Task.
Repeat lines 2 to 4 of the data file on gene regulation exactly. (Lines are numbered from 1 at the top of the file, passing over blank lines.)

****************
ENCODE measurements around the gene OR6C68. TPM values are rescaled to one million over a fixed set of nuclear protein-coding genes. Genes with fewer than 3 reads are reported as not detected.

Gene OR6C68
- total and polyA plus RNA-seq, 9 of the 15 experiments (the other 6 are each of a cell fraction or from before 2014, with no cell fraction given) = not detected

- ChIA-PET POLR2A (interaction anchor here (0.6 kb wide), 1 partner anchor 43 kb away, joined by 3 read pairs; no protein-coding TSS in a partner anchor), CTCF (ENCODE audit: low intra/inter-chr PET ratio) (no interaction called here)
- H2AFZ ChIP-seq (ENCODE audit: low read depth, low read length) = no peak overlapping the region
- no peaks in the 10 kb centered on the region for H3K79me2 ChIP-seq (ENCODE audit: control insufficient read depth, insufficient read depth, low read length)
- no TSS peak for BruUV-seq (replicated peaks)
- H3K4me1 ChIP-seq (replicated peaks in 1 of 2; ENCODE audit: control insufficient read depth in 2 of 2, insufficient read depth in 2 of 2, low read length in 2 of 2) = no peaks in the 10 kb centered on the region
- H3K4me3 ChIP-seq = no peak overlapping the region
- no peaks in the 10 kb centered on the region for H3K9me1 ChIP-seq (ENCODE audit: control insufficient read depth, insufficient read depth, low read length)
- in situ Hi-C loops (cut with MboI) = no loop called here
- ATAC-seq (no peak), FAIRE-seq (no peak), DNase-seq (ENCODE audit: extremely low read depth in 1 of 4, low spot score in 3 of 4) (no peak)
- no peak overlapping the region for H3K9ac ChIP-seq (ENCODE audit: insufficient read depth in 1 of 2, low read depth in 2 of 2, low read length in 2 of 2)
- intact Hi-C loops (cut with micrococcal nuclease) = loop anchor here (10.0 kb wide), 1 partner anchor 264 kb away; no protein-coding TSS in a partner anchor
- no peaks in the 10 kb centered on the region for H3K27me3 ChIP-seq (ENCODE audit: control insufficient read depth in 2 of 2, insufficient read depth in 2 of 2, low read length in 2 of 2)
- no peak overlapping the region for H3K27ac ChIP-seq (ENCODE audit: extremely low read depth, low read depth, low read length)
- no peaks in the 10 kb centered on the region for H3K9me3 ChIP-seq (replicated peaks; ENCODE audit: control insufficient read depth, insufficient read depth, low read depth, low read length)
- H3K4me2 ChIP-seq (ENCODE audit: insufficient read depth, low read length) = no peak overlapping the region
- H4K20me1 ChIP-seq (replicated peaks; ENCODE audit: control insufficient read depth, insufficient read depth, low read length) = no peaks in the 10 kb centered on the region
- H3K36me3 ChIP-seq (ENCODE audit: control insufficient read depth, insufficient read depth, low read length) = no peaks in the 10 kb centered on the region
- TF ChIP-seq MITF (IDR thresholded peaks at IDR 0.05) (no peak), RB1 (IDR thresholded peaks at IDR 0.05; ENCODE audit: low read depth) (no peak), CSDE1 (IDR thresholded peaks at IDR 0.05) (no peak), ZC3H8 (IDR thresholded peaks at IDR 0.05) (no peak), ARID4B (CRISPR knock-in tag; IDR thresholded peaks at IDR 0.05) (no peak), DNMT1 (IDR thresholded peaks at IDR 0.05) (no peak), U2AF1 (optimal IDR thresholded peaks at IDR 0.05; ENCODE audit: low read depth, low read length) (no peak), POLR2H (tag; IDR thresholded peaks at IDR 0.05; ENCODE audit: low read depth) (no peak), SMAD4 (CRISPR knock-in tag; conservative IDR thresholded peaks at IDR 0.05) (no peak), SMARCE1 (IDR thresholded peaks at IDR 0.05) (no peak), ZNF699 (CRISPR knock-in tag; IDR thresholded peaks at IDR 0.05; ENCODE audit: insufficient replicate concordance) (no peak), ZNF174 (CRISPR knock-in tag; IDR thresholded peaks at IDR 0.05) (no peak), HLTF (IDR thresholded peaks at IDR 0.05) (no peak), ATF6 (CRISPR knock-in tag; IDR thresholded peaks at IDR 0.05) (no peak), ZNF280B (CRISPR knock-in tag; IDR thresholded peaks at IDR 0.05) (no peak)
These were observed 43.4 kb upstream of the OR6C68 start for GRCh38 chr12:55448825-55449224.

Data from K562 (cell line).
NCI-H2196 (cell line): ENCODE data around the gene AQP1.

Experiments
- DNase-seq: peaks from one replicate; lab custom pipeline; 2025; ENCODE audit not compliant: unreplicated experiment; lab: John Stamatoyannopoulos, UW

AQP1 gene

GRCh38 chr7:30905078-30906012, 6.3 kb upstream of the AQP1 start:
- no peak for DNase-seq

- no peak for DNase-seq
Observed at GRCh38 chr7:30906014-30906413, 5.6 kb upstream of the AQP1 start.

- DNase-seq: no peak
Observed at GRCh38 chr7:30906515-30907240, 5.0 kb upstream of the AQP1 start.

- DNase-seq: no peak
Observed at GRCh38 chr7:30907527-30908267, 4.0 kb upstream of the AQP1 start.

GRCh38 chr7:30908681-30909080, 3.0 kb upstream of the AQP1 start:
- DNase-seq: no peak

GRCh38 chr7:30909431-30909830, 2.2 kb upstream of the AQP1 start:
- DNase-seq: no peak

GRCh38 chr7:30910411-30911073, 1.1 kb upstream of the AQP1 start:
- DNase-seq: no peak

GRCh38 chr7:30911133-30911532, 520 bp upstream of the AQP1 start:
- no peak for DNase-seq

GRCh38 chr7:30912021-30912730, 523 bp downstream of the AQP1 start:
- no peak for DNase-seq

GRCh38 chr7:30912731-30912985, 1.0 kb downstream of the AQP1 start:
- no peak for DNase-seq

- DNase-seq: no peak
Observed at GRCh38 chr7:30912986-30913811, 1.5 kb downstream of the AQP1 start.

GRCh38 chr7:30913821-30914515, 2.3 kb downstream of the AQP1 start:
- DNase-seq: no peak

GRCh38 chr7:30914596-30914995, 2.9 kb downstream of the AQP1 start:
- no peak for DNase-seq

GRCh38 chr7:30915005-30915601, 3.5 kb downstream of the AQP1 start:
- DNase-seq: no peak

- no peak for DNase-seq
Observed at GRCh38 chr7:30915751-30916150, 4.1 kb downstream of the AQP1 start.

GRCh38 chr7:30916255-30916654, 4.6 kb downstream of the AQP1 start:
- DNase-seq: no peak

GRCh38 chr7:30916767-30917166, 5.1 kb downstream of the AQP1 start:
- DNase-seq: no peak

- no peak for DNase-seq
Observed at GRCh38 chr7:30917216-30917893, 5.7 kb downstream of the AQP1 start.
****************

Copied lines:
Gene OR6C68
- total and polyA plus RNA-seq, 9 of the 15 experiments (the other 6 are each of a cell fraction or from before 2014, with no cell fraction given) = not detected

- ChIA-PET POLR2A (interaction anchor here (0.6 kb wide), 1 partner anchor 43 kb away, joined by 3 read pairs; no protein-coding TSS in a partner anchor), CTCF (ENCODE audit: low intra/inter-chr PET ratio) (no interaction called here)